And so yesterday, roughly 300 days later, the walls closed in....literally. It is finally starting to look like an actual restaurant. Yesterday was a good day. Here's a look.


Front assembly line. Will eventually be white subway tile on the back wall and quilted stainless on the front of the counter

Eric building platform for booths along front window:

Brick along far wall. Looks like it's been there for 100 years:

Loose connection. I feel like this a lot. All the time, actually.

The natural light streaming into this restaurant is quite beautiful. Due to the situation of the restaurant on the property, he sun never streams directly into the windows, and lighter colored buildings across the street reflects a ton of white light. You would notice this, of course, if I had thought to remove the craft paper over the windows.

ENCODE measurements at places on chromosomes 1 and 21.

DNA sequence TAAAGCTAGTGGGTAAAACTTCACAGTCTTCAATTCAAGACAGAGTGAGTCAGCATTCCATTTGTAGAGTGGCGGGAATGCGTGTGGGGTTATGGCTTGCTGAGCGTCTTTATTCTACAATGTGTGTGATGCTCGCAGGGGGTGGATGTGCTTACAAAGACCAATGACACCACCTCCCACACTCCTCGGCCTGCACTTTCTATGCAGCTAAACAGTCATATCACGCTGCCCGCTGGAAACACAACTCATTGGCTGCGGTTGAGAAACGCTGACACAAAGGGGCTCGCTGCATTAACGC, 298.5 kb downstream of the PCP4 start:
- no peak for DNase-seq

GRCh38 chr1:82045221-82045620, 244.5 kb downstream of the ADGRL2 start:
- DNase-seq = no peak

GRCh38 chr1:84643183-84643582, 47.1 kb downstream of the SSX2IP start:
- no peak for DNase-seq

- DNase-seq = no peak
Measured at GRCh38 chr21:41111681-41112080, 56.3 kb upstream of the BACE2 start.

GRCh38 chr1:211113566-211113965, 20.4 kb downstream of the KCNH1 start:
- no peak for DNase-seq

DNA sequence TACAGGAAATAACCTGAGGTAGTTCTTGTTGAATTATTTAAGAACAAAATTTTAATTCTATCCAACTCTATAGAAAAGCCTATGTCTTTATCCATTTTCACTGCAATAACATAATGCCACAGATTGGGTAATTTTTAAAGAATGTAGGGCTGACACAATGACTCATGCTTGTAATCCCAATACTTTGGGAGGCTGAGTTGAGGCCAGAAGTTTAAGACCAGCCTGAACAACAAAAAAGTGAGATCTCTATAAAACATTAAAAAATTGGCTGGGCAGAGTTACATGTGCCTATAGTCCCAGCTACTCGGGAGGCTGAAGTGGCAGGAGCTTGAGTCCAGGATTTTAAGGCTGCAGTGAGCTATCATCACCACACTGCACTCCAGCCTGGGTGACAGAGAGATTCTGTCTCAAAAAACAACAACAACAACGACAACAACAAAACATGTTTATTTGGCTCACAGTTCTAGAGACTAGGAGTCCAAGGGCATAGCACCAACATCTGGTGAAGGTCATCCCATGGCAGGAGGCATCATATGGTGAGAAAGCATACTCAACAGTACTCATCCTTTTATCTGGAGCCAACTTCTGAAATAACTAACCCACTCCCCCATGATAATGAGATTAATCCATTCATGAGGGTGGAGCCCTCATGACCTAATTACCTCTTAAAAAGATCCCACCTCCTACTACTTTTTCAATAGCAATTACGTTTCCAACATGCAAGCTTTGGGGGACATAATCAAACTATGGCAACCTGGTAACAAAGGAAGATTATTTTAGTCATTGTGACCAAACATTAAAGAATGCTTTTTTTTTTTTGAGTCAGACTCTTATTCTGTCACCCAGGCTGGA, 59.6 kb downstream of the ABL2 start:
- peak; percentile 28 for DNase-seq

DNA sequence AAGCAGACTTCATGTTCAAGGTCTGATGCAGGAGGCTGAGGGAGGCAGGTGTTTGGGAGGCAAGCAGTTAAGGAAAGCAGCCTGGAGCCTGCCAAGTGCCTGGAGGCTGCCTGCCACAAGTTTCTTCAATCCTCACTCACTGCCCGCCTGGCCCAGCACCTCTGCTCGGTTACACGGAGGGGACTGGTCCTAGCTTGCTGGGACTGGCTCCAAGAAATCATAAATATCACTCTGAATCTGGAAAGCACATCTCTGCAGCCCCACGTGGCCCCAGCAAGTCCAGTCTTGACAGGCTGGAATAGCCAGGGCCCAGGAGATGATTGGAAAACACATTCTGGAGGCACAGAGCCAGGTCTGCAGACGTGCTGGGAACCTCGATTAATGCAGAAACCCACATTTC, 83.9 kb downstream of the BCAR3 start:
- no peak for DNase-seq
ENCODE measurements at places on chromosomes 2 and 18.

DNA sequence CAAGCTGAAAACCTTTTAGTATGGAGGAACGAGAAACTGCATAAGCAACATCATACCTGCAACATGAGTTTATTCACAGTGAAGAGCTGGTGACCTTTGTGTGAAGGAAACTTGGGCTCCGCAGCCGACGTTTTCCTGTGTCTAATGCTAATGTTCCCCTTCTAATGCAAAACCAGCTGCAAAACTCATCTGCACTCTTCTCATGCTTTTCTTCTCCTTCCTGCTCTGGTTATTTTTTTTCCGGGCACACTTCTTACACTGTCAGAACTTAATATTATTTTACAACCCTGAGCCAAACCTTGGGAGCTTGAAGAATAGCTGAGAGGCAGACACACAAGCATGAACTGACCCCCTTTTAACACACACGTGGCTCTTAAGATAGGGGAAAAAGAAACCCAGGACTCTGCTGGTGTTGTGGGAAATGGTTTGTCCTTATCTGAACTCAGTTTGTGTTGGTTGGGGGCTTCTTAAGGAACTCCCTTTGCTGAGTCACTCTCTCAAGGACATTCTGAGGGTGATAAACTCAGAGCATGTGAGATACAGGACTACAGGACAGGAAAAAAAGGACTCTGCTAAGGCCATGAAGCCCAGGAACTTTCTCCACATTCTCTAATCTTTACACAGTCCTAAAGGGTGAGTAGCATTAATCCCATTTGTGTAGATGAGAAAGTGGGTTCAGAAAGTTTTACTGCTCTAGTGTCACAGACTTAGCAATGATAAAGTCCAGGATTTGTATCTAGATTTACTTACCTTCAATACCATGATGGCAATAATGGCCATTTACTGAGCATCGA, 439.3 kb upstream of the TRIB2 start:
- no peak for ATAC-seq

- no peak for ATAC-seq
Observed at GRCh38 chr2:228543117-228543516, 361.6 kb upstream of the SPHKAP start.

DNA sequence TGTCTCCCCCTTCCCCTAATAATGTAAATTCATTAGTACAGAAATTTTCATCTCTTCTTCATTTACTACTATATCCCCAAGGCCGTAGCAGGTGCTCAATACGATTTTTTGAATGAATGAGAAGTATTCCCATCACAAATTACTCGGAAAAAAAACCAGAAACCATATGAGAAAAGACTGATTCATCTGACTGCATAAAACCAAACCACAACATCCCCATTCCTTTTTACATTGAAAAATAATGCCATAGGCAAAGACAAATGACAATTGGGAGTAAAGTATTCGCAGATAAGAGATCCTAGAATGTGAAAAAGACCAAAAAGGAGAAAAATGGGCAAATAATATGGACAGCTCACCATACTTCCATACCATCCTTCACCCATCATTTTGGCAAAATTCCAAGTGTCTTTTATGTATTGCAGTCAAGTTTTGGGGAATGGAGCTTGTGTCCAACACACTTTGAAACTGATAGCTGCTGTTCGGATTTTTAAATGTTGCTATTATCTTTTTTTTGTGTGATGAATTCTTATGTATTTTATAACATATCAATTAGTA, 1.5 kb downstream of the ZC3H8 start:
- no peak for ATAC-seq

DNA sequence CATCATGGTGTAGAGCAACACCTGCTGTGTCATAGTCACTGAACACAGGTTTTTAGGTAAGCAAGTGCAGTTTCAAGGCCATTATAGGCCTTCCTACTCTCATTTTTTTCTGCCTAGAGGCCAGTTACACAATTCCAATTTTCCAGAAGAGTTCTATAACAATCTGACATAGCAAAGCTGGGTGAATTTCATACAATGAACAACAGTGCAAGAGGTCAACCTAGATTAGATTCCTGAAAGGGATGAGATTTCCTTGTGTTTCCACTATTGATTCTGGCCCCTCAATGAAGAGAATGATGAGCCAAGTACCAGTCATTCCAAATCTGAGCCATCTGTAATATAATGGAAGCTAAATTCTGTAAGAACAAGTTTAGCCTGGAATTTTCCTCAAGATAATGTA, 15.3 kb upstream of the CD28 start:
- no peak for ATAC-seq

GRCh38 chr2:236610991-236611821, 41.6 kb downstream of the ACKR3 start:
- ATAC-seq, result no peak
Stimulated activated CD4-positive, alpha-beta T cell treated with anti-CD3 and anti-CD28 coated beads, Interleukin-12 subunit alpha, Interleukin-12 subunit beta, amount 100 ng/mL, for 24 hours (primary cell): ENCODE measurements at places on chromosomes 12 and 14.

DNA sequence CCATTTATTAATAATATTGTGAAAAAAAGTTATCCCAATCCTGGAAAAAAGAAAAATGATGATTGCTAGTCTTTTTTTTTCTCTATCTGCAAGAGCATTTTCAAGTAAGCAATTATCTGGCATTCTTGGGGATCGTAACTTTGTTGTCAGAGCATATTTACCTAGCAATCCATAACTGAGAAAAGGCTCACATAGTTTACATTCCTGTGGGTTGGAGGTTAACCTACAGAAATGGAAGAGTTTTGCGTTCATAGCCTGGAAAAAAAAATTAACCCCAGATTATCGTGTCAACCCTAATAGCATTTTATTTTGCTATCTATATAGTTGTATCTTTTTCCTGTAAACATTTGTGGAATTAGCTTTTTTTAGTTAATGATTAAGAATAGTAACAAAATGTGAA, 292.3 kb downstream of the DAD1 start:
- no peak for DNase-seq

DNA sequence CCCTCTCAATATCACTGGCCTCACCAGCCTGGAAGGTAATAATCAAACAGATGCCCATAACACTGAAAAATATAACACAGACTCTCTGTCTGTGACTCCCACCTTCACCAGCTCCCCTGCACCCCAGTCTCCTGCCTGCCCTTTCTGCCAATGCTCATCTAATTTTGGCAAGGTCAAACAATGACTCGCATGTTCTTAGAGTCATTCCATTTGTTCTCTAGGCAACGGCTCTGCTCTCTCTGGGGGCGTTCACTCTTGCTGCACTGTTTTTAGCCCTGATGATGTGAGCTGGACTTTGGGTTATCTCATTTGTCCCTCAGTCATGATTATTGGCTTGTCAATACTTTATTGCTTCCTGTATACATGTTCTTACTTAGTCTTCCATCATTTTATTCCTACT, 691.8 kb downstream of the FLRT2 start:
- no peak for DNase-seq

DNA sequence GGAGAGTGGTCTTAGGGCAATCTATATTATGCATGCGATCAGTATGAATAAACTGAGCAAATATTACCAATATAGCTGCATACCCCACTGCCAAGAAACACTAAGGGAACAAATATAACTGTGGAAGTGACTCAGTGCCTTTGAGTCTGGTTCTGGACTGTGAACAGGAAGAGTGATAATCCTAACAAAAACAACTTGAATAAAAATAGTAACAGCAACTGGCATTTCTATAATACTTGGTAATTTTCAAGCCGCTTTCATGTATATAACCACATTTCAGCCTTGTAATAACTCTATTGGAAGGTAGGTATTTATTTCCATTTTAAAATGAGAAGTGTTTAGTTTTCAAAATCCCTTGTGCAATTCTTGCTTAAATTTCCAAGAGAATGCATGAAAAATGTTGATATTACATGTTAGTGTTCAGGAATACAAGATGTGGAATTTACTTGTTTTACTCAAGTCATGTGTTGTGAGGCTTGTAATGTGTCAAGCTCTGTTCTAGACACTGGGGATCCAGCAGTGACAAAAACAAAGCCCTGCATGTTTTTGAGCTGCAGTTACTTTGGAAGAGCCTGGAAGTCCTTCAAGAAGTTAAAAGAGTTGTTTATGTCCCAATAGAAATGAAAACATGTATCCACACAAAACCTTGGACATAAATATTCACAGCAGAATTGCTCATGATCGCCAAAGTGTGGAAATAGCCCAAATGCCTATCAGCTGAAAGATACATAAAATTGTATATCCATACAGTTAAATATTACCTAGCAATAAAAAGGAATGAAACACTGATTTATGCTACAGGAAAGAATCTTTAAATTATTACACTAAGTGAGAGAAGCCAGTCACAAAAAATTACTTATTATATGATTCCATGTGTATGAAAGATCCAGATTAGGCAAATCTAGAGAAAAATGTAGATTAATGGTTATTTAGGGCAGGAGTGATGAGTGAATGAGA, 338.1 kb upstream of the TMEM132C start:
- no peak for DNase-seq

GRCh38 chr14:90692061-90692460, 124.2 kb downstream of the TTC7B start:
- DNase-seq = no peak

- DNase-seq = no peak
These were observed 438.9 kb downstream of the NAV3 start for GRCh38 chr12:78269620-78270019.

Another example:

Dark Shadows:

The tradesman building this restaurant are the unsung heroes of the project. Every beautiful building you have ever seen began with with studs, plumbing, electrical and concrete. The respect I have for their craftsmanship is immeasurable. And they will always be welcome in my restaurant.

The Virtual Office: